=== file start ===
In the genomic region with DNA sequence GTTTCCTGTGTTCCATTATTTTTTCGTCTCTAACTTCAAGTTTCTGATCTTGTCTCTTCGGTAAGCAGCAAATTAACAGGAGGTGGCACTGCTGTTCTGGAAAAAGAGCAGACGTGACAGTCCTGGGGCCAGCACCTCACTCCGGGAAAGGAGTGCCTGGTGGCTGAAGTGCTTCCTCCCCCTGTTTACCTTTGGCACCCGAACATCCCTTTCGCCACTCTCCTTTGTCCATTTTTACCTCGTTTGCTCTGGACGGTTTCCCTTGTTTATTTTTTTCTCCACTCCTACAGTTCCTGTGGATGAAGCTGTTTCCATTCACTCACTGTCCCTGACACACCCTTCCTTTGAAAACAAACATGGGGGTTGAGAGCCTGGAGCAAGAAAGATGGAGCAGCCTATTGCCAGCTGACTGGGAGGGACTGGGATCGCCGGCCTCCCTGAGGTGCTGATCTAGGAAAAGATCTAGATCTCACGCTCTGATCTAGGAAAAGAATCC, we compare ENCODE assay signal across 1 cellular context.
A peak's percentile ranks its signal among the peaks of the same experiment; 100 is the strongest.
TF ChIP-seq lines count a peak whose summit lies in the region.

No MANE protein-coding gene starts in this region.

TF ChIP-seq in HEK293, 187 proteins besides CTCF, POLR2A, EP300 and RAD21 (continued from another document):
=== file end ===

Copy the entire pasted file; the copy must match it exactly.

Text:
In the genomic region with DNA sequence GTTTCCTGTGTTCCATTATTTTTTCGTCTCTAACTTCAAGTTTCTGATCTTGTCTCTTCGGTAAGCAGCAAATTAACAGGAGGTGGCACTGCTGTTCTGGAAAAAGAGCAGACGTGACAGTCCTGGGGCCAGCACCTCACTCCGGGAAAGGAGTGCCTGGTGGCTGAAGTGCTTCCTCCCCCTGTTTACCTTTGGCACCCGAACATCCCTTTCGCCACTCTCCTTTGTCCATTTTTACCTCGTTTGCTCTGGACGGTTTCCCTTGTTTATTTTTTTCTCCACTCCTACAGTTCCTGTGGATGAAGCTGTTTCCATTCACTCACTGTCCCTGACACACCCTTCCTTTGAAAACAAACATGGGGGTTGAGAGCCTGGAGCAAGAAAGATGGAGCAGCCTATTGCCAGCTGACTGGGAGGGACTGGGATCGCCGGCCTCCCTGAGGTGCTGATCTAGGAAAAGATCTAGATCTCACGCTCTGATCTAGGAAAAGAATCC, we compare ENCODE assay signal across 1 cellular context.
A peak's percentile ranks its signal among the peaks of the same experiment; 100 is the strongest.
TF ChIP-seq lines count a peak whose summit lies in the region.

No MANE protein-coding gene starts in this region.

TF ChIP-seq in HEK293, 187 proteins besides CTCF, POLR2A, EP300 and RAD21 (continued from another document):